Sonic Blast has been called one of the worst games in the Sonic series. NWR exclaimed the game "should be avoided at all costs", and Retro Gamer stated that the game's title screen was its only redeeming quality. USgamer wrote it was "an unpleasant end to the Game Gear" and attributed its shortcomings to the system's discontinuation. Complex declared it "the worst handheld Sonic game ever" and said "thank God they didn't attempt the '3D' aspect of its 16-bit older brother".
- Producer: Hiroshi Aso
- Director: Ryushin Hamada
- Planner: Katsunori Murakami, Hiroaki Suzuki
- Map design: Akira Okamoto, Ken Sasaki
- Chief programmer: Toshiaki Araki
- Programmer: Yoshiaki Makishima
- Chief designer: Fumikazu Sugawara
- Designer: Taro Murayama
- Sound composer: Kojiro Mikusa
- Special thanks: Kazuyuki Oikawa, Aspect, All Staff
- The name of the game's five zones each begin with a type of color (Green, Yellow, Red, Blue, and Silver respectively). These colors relate to the Chaos Emerald shard found in each zone.
- The *Bonus Plate featuring Super Sonic is the latter's only appearance in an 8-bit System Sonic title, even though Sonic himself cannot transform.
- Due to this game's large ROM, this game will not work on early Master System models.
- The international logo for Sonic Blast is very similar to that of Sonic 3D Blast.
- An unused animation for Sonic is present in the code, resembling the Super Peel Out ability seen in Sonic Chaos and Sonic the Hedgehog Triple Trouble. All that remains of this move is the animation, which is stored with a vastly different amount of object palettes than the one used in the final game.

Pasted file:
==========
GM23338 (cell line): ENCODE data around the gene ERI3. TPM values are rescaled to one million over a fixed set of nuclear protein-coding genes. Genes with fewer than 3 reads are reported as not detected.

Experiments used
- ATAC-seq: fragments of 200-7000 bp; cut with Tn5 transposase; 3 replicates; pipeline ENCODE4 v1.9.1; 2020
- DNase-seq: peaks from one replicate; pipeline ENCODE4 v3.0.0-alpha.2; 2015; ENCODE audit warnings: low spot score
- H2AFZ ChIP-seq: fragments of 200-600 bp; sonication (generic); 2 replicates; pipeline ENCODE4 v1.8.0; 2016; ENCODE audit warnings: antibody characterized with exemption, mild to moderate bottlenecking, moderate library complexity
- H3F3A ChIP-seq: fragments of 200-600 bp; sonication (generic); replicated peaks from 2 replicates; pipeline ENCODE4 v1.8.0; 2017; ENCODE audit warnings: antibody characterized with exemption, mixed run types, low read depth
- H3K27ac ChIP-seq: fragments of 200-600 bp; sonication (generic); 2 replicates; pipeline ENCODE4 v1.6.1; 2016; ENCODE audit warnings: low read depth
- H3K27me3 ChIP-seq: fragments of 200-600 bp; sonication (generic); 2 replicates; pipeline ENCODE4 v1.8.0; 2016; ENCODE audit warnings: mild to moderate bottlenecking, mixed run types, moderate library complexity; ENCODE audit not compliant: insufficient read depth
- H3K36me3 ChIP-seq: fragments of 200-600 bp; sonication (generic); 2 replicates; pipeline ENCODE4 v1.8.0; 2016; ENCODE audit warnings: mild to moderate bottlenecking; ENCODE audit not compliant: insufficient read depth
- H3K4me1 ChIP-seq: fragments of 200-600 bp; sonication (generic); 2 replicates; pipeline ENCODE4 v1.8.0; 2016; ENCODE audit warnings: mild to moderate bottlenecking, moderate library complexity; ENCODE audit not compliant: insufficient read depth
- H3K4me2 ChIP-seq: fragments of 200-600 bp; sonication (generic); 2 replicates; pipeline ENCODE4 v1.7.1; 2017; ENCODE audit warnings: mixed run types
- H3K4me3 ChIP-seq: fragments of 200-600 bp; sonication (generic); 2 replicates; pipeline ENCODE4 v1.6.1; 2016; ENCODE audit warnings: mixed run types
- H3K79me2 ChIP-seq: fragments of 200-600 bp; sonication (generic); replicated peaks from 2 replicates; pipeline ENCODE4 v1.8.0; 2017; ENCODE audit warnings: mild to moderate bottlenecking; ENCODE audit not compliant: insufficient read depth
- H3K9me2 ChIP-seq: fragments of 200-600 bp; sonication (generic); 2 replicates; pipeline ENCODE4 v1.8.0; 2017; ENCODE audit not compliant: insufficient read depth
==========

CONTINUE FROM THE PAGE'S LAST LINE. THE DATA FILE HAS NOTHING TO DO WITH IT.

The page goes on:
- This is the first handheld Sonic game to give Sonic a Double Jump.
- G Sonic. TheGHZ. Retrieved on 23 April 2018. "Though Sega of Japan officially discontinued support for the Game Gear in 1995, distribution rights to the console simply shifted to the company's toy division, who rereleased the machine as the Kid's Gear and continued support for another 12 months. G Sonic was the last Kid's Gear game released, and the last commercial Game Gear title released in Japan. For Western release, the game's title was changed to Sonic Blast to correspond with Sonic 3D Blast (Sonic 3D: Flickies' Island) which was released at the same time. G Sonic and Sonic Blast are identical except for the title screen."
- G Sonic. TheGHZ. Retrieved on 23 April 2018.
- G Sonic (Sega Game Gear) Japanese instruction booklet, pgs. 4-5.
- G Sonic (Sega Game Gear) Japanese instruction booklet, pgs. 6-7.
- G Sonic (Sega Game Gear) Japanese instruction booklet, pg. 9.
- G Sonic (Sega Game Gear) Japanese instruction booklet, pg. 20.
- Ronaghan, Neal (21 June 2013). Grinding Game Gears: An Overview of Sonic's Portable Origins. Nintendo World Report. Retrieved on 23 April 2018.
- Sire, Godefroy (11 June 2017). Test du jeu Oldies : Sonic Blast, un episode pas si indispensible que ca (French). Jeuxvideo.com. Retrieved on 23 April 2018.
- A, Clark (14 August 2013). Review: Sonic Blast (3DS). Digitally Downloaded. Retrieved on 23 April 2018.
- Newton, James (25 June 2012). Sonic Blast Review. Nintendo Life. Retrieved on 23 April 2018.
- USgamer Team (18 August 2017). Gotta Go Fast: Ranking All of The Sonic The Hedgehog Games. USgamer. Retrieved on 23 April 2018.
- Willington, Paul (18 June 2012). Sonic Blast. Pocket Gamer. Retrieved on 23 April 201.
- Delaney, John (28 July 2008). Sonic Blast. RetroGamer. Future plc. Retrieved on 23 April 2018.
- Knight, Rich (16 July 2013). Ranking Every "Sonic the Hedgehog" Platformer. Complex. Retrieved on 23 April 2018. "The worst handheld Sonic game ever. It feels like such a rush job. Thank God they didn't attempt the "3D" aspect of its 16-bit older brother."